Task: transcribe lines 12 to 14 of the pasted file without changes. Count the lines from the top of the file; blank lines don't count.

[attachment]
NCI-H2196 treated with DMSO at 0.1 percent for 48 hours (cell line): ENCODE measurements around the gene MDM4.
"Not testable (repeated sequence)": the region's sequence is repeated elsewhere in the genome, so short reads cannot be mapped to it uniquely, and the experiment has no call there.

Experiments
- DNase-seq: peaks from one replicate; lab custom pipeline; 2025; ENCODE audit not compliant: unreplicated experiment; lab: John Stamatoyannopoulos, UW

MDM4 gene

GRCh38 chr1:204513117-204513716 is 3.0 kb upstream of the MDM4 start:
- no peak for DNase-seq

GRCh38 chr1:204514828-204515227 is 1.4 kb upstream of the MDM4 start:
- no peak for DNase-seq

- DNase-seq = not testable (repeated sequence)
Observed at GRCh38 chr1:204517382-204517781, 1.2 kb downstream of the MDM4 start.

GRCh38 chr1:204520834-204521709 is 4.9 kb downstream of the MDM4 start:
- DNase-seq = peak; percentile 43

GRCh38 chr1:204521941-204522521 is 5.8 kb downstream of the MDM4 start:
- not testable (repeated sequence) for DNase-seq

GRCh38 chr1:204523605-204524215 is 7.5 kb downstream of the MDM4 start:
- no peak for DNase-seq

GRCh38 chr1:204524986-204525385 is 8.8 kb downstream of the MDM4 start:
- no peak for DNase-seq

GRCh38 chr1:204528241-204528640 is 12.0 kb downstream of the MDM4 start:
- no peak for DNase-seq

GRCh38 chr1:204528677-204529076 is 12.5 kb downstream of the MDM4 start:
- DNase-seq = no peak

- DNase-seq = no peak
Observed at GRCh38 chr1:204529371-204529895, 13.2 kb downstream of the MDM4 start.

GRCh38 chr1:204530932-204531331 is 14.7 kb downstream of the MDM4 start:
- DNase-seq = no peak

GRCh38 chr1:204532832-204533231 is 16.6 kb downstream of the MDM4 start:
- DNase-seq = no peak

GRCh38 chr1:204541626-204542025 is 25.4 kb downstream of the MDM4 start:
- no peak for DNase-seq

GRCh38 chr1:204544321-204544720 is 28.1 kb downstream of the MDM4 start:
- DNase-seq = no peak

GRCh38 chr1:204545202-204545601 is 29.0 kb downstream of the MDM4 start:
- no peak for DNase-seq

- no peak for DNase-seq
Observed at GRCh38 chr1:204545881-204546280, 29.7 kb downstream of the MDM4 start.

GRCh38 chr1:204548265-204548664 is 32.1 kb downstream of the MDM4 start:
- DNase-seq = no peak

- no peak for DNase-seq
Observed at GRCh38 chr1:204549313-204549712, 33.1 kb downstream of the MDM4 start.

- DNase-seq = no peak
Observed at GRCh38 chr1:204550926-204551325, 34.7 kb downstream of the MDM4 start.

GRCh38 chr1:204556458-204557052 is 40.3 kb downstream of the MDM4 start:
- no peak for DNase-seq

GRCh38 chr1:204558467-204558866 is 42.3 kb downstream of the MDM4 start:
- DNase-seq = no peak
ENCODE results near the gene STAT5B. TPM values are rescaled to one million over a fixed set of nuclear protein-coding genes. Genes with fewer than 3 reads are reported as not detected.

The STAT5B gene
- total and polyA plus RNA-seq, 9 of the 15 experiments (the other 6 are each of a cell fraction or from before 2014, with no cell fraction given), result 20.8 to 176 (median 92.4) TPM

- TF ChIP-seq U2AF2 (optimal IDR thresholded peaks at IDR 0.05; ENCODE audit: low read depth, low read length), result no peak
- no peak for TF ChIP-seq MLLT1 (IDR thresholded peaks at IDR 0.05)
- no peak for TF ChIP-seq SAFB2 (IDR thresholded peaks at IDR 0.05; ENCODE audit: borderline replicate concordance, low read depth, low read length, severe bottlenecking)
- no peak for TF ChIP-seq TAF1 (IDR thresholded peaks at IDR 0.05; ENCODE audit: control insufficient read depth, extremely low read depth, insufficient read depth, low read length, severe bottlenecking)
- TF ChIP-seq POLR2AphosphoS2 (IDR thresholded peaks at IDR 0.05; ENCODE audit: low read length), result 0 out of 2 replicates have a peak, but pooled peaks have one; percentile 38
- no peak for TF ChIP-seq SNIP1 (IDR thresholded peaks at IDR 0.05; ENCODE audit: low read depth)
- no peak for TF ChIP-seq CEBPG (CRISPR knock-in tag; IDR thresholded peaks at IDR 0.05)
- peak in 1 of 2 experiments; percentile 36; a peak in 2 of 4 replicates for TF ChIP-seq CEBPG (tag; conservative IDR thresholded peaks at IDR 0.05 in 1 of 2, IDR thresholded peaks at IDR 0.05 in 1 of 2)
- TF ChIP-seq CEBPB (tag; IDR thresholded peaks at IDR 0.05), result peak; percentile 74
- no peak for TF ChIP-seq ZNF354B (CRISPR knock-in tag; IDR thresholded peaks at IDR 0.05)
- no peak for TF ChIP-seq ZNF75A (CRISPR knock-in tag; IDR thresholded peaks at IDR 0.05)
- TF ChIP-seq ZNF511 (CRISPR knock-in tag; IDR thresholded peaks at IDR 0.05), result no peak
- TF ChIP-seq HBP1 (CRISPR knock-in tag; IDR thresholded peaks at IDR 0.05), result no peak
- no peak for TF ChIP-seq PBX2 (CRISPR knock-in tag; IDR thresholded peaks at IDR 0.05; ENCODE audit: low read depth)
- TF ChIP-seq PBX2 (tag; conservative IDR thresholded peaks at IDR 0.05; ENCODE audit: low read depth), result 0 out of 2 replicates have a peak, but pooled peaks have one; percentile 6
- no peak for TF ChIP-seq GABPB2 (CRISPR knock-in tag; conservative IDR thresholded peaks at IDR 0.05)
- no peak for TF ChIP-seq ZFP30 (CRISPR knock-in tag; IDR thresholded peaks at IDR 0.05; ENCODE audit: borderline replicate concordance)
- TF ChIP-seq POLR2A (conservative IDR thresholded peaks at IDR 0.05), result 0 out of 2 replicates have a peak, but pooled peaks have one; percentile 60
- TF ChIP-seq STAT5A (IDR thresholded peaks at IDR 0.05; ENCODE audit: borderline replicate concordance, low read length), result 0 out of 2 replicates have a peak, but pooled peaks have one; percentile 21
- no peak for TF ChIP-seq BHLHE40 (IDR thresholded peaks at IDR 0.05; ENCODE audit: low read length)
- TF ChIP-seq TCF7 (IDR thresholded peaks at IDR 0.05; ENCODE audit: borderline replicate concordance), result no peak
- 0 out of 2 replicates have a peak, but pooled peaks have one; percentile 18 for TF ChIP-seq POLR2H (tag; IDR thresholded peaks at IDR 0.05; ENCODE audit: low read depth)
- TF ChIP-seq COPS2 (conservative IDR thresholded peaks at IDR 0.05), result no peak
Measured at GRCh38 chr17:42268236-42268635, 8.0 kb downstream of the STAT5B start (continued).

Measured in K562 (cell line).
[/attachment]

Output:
GRCh38 chr1:204520834-204521709 is 4.9 kb downstream of the MDM4 start:
- DNase-seq = peak; percentile 43

GRCh38 chr1:204521941-204522521 is 5.8 kb downstream of the MDM4 start: